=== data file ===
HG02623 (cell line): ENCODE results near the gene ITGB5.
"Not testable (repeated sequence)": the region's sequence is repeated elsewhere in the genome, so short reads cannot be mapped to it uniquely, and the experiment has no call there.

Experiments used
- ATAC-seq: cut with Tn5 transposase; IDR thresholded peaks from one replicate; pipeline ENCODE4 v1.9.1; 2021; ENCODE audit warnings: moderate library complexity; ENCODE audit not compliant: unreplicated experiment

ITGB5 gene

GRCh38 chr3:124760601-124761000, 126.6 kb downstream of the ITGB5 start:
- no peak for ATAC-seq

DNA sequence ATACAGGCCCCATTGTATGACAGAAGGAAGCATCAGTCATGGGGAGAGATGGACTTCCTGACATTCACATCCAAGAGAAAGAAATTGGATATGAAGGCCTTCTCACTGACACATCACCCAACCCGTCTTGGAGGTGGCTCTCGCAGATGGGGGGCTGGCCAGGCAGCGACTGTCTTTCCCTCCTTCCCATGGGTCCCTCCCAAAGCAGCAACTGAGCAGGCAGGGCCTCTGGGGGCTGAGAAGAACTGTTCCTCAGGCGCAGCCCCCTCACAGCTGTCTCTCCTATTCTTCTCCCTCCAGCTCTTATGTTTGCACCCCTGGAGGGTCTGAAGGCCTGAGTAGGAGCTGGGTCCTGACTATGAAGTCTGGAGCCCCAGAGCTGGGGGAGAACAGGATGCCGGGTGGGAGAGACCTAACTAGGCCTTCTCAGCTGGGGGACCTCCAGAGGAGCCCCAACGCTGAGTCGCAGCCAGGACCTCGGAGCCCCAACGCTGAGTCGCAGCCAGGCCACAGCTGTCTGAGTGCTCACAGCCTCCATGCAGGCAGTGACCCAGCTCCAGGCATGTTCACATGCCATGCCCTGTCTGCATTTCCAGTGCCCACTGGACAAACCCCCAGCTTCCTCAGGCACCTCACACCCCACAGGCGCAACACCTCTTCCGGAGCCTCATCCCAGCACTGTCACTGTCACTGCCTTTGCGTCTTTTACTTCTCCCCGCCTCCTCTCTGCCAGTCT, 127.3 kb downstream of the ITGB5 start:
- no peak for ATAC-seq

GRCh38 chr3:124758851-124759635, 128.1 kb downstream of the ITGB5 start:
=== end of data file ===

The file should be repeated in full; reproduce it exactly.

HG02623 (cell line): ENCODE results near the gene ITGB5.
"Not testable (repeated sequence)": the region's sequence is repeated elsewhere in the genome, so short reads cannot be mapped to it uniquely, and the experiment has no call there.

Experiments used
- ATAC-seq: cut with Tn5 transposase; IDR thresholded peaks from one replicate; pipeline ENCODE4 v1.9.1; 2021; ENCODE audit warnings: moderate library complexity; ENCODE audit not compliant: unreplicated experiment

ITGB5 gene

GRCh38 chr3:124760601-124761000, 126.6 kb downstream of the ITGB5 start:
- no peak for ATAC-seq

DNA sequence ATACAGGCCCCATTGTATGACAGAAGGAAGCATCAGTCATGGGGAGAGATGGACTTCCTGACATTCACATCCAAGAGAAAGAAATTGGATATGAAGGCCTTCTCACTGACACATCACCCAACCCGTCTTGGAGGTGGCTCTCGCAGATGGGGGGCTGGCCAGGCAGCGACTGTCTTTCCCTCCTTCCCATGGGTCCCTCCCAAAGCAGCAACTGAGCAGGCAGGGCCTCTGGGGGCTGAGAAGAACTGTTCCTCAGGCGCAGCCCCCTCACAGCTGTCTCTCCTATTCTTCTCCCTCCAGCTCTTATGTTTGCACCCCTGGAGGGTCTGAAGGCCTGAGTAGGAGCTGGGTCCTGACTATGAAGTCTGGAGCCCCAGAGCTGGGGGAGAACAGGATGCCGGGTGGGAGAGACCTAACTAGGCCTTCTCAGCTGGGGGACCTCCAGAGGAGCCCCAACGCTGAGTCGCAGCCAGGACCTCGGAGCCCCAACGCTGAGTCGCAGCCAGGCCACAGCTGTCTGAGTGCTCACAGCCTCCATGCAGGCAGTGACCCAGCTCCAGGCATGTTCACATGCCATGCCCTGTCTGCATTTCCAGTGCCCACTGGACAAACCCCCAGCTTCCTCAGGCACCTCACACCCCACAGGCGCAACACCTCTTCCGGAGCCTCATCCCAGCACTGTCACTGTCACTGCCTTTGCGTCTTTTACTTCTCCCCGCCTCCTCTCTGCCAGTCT, 127.3 kb downstream of the ITGB5 start:
- no peak for ATAC-seq

GRCh38 chr3:124758851-124759635, 128.1 kb downstream of the ITGB5 start: